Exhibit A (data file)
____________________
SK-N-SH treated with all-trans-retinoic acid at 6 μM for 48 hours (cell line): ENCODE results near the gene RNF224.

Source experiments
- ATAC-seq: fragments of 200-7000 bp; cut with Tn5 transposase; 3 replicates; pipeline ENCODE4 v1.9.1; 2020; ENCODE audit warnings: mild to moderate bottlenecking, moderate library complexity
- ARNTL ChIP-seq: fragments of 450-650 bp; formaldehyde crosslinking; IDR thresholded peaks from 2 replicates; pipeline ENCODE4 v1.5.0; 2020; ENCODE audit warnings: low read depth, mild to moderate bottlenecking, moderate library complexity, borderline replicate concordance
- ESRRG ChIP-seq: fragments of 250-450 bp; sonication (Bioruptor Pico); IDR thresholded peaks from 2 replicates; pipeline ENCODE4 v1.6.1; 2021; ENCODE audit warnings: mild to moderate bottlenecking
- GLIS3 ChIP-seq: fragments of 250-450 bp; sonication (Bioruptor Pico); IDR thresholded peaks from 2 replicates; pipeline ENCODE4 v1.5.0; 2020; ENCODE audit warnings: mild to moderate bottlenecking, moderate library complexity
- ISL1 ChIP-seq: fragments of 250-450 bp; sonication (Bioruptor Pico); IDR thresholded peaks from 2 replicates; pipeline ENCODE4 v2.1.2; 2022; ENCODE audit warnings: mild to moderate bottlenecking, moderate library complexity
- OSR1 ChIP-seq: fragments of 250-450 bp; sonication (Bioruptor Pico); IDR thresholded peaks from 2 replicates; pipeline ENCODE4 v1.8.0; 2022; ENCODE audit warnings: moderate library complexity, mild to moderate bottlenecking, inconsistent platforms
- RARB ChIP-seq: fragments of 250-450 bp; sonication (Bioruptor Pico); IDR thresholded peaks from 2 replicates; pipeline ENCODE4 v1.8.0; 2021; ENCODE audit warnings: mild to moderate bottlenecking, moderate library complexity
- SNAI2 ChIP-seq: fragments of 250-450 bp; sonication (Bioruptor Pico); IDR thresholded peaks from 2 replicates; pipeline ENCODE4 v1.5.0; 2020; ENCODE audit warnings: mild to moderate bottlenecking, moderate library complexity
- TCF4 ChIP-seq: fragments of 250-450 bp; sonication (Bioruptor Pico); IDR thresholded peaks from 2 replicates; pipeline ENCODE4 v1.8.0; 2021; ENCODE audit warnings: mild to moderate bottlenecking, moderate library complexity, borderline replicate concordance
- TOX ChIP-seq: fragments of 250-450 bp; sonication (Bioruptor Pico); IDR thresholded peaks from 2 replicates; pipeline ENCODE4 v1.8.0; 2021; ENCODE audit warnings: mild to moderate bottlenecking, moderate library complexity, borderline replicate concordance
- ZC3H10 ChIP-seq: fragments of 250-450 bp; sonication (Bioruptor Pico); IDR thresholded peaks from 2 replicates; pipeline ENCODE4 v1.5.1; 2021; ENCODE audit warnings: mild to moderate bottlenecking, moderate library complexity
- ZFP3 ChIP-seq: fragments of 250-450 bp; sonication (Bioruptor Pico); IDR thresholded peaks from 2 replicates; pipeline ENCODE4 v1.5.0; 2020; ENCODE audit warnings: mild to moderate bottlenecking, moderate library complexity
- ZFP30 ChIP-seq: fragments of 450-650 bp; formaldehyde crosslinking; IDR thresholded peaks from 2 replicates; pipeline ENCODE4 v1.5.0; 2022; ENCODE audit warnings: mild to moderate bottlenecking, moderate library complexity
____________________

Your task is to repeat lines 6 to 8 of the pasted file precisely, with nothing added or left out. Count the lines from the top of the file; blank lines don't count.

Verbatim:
- GLIS3 ChIP-seq: fragments of 250-450 bp; sonication (Bioruptor Pico); IDR thresholded peaks from 2 replicates; pipeline ENCODE4 v1.5.0; 2020; ENCODE audit warnings: mild to moderate bottlenecking, moderate library complexity
- ISL1 ChIP-seq: fragments of 250-450 bp; sonication (Bioruptor Pico); IDR thresholded peaks from 2 replicates; pipeline ENCODE4 v2.1.2; 2022; ENCODE audit warnings: mild to moderate bottlenecking, moderate library complexity
- OSR1 ChIP-seq: fragments of 250-450 bp; sonication (Bioruptor Pico); IDR thresholded peaks from 2 replicates; pipeline ENCODE4 v1.8.0; 2022; ENCODE audit warnings: moderate library complexity, mild to moderate bottlenecking, inconsistent platforms